Alterations of the LcrV N-Terminal Results in Virulence Attenuation In vivo

Since the LcrV+1 and LcrV–1 strains were impaired in anti-phagocytosis it was necessary to investigate if this correlated to attenuation in the in vivo mouse infection model. To this end, C57/BL6 mice were infected intraperitoneally with the various Yersinia strains. As expected the ΔlcrV mutant was completely attenuated, and all mice survived a high infection dose (1.6 × 106 CFU) without displaying any signs of disease (fuzzy fur, diarrhea, weight loss, listlessness). Mice infected with the wild type strain showed disease symptoms within a few days even at the lowest dose used (2.1 × 103 CFU) and all mice had succumbed to the infection by day 8 post infection. Strikingly, the LcrV+1 and LcrV−1 strains were essentially as attenuated as the ΔlcrV mutant. All but one mouse survived infection with the high dose of either LcrV+1 or LcrV−1 (Figure 8). Thus, the LcrV+1 and LcrV−1 strains were indeed highly attenuated for virulence, reflecting that a defect in early targeting of YopH has a dramatic impact on in vivo virulence.

FIGURE 8
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Figure 8. The LcrV mutants are attenuated for virulence in vivo. C57/BL6 mice were infected intraperitoneally with Y. pseudotuberculosis at the indicated doses and signs of disease were monitored daily during 2 weeks. Mice that showed severe signs of disease, e.g., diarrhea, fussy fur and listlessness, were humanely sacrificed.

Discussion

The established role for the translocator LcrV is to facilitate insertion of YopB and YopD in host cell membranes to promote effector translocation (Matteï et al., 2011). Here, we show for the first time that the very N-terminal part of LcrV also has a specific role in early targeting of effectors to promote rapid blockage of phagocytosis in Yersinia. We have characterized two lcrV mutants that in contrast to the ΔlcrV mutant, expressed and secreted wild type levels of Yop effectors, but were unique in that they no longer could mediate efficient targeting of YopH to the focal adhesion sites. As the plasmid encoded T3SS is a key element in determining an extracellular pathogenic lifestyle of Yersinia the targeting defect of these mutants naturally had a dramatic effect on their in vivo virulence.

LcrV belongs to the class of hydrophilic translocators that locates to the tip of the needle complex of T3SS (Mueller et al., 2005). It has been shown that LcrV is required for translocation and promotes insertion of the two hydrophobic translocators into the host cell membrane (Pettersson et al., 1999; Broz et al., 2007). According to the injection model, the needle complex extends to contact the YopB/YopD induced pore and form a conduit for direct transport of the effectors from the cytosol of the bacterium into the host cell. Interestingly, studies from P. aeruginosa and Shigella indicate an active role of the tip proteins, PcrV and IpaD respectively, in sensing host cell contact (Lee et al., 2010; Schiavolin et al., 2013). In addition, it was recently proposed in P. aeruginosa that a complex of PcrV and the hydrophobic translocator PopD is involved in sensing host cell contact (Armentrout and Rietsch, 2016).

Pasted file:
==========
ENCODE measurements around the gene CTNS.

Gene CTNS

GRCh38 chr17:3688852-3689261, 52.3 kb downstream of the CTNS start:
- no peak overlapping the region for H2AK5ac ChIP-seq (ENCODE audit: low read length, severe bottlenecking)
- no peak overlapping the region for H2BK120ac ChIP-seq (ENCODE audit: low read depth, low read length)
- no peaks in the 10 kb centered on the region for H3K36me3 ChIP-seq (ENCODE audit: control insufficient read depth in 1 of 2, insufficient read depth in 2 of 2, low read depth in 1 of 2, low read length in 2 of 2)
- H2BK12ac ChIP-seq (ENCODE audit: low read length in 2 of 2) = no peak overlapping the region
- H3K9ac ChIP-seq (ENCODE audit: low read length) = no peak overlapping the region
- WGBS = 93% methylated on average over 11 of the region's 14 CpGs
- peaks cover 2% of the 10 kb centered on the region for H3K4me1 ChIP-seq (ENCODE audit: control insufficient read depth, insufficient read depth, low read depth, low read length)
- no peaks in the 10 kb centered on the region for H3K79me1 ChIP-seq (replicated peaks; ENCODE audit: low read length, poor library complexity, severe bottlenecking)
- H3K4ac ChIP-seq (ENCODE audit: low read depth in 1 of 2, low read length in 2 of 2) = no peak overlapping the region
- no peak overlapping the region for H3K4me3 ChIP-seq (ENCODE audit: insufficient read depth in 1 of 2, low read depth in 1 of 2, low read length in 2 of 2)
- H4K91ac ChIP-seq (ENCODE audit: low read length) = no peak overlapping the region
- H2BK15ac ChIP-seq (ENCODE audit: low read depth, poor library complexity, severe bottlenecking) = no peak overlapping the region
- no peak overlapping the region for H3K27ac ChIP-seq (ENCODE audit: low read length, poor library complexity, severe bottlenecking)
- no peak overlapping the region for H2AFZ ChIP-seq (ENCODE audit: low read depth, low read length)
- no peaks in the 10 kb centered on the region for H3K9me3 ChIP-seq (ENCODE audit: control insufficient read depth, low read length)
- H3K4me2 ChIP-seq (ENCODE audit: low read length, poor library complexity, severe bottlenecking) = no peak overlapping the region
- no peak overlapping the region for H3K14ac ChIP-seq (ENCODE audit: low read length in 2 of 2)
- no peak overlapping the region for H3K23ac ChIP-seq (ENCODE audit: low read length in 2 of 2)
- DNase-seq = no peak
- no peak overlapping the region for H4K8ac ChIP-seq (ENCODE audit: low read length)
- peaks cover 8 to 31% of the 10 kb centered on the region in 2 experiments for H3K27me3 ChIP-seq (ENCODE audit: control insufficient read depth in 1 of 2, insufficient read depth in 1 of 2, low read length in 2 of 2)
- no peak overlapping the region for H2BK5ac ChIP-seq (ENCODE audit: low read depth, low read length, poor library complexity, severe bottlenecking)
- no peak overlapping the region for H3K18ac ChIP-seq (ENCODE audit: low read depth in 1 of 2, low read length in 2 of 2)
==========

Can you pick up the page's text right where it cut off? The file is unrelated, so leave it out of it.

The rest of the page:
In human pathogenic Yersinia spp., LcrV has an additional regulatory role since ΔlcrV mutants are down-regulated for yop expression (Bergman et al., 1991; Skrzypek and Straley, 1995). To study the role of LcrV in translocation and virulence, it is therefore crucial to construct mutants with retained regulatory competence. Indeed, the two previously characterized lcrV mutants (LcrV+1 and LcrV−1) with completely altered amino acid sequences within the first 15 amino acids of the protein (Figure S1) maintained full control of both expression and secretion of translocators, including LcrV itself and effectors (Bröms et al., 2007). In addition, these mutants induced YopE mediated cytotoxicity on infected HeLa cells, indicating they retained an ability to translocate into infected cells (Bröms et al., 2007). When revisiting these mutants we observed that they were devoid of hemolytic activity and did not insert YopB or YopD into erythrocyte membrane, not even in a ΔyopK mutant background. We could however, confirm that both the LcrV+1 and the LcrV−1 strain translocated YopE and YopH at levels indistinguishable from the parental strain and we also verified that translocation was still dependent on YopB and YopD. Importantly, we also showed that translocation by the LcrV+/−1 strains was up-regulated in the absence of YopK. Collectively, these results show that translocation by the LcrV+/−1 strains is regulated in the same way as in the isogenic wild type strain, despite the lack of pore formation in erythrocytes. Remarkably, when we analyzed YopB/YopD membrane localization in nucleated cells we found that the LcrV+/−1 strains inserted similar levels of YopD in the HeLa cell membranes as the parental strain. Analyzing nucleated cells is far more challenging compared to erythrocytes and YopB levels proved to be below the detection limit in the Western blot analysis. Although we could not verify YopB insertion in HeLa cell membranes, we find it likely that the LcrV+/−1 strains also insert YopB along with YopD into the cell membrane. These results are important as they show that studies of pore formation in erythrocytes does not necessarily correlate to T3SS activity. This observation is reinforced by studies on YopD mutants that had a reduced hemolytic activity but maintained efficient and functional effector translocation (Costa et al., 2010). Numerous studies have used erythrocytes as the sole model system to study pore formation and its role in the T3SS mechanism of effector translocation across the host cell membrane. Those studies may need to be revisited to verify the findings in nucleated cells.